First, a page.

Research in Nursing.

Faye G. Abdellah, R.N., Ed.D.
AMA Arch Intern Med. 1959;103(6):1006-1007. doi:10.1001/archinte.1959.00270060158028.
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During the past decade the spotlight has been focused on the need for more and more research in nursing. Until the last five years research in nursing has for the most part been carried out by non-nurses, primarily the sociologist and psychologist. Professional nurses are aware that if nursing is to advance with other professional groups a corps of nurse-researchers must be prepared to do their own research; to assist other disciplines in studying nursing; and, most important, to interpret the findings and draw implications for nursing from the research reported.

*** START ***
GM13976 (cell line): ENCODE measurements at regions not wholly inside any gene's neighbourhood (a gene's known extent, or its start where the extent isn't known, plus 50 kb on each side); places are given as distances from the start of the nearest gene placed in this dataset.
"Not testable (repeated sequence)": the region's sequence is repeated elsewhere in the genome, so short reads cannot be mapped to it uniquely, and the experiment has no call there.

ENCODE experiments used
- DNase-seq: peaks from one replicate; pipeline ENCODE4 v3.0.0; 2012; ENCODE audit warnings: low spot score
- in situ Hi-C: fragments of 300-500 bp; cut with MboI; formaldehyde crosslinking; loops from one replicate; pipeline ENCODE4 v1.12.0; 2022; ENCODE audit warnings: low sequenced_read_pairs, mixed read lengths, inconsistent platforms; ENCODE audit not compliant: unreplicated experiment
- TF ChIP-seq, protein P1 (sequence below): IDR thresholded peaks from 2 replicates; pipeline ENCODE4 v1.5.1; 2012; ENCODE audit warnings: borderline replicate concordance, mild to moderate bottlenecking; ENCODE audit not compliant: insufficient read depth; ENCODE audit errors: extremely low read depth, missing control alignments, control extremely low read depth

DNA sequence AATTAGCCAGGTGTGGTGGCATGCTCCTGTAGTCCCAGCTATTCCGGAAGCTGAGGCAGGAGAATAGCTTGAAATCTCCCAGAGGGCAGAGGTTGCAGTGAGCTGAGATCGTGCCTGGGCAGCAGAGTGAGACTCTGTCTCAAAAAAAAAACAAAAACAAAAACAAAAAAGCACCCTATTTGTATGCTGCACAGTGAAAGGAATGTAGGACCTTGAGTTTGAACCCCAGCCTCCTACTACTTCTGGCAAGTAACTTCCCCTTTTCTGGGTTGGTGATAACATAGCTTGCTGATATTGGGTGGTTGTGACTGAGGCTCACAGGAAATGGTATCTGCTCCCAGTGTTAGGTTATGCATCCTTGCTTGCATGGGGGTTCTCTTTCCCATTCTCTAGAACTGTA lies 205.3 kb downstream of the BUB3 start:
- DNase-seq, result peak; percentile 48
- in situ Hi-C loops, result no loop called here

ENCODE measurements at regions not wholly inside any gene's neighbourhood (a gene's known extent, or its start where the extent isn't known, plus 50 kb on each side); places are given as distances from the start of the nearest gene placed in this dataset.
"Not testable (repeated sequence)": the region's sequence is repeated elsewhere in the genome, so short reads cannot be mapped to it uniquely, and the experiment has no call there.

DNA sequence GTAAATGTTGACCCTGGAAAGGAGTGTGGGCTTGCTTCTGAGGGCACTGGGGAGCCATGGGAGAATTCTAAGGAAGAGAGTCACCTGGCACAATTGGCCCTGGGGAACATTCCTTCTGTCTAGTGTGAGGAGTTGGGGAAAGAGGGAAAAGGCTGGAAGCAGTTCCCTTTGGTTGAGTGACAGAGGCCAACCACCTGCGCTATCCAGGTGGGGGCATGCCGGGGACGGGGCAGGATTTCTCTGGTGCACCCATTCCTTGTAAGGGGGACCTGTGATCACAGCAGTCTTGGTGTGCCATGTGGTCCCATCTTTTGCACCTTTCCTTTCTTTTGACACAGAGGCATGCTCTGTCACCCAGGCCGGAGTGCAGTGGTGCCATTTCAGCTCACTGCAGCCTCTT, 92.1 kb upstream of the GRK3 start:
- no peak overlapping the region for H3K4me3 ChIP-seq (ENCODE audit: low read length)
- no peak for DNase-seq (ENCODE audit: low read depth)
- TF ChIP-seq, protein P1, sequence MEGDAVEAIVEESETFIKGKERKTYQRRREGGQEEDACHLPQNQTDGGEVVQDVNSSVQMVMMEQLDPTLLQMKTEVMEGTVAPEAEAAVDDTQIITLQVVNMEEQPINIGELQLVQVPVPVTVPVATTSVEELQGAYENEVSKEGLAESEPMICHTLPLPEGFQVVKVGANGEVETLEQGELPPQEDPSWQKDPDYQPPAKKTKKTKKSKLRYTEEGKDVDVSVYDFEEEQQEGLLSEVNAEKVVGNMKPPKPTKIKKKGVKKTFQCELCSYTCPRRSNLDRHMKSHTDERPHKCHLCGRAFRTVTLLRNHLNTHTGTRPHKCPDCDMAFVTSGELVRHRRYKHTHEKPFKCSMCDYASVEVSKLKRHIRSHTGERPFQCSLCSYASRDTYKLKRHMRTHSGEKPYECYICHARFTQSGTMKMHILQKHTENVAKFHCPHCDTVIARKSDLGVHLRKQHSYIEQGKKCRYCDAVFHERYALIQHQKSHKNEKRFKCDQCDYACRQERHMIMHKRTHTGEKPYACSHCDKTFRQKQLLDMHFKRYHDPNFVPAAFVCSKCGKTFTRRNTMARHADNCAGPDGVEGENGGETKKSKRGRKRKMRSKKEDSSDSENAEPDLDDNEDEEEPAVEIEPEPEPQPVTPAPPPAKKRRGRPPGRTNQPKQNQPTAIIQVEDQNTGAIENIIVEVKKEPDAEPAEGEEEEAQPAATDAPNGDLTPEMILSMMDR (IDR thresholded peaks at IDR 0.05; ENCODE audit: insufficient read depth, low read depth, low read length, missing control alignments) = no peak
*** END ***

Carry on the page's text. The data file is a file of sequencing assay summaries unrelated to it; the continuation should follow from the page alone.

The question is often raised by those who study nursing, "Is there any extensive, comprehensive body of knowledge in nursing beyond the master's level?" Basic research in nursing can help to find the answer to this question. Research in this area is essential if nursing is to meet all of the attributes of a profession.

The nurse-researcher, the teacher


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